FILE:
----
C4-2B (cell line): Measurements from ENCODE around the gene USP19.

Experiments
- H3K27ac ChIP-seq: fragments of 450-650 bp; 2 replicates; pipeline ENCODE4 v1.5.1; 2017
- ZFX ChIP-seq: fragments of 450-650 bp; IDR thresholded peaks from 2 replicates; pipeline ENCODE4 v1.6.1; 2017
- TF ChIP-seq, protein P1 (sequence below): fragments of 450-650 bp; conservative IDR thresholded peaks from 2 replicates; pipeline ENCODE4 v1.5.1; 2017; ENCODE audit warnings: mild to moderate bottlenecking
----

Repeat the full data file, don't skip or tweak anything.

C4-2B (cell line): Measurements from ENCODE around the gene USP19.

Experiments
- H3K27ac ChIP-seq: fragments of 450-650 bp; 2 replicates; pipeline ENCODE4 v1.5.1; 2017
- ZFX ChIP-seq: fragments of 450-650 bp; IDR thresholded peaks from 2 replicates; pipeline ENCODE4 v1.6.1; 2017
- TF ChIP-seq, protein P1 (sequence below): fragments of 450-650 bp; conservative IDR thresholded peaks from 2 replicates; pipeline ENCODE4 v1.5.1; 2017; ENCODE audit warnings: mild to moderate bottlenecking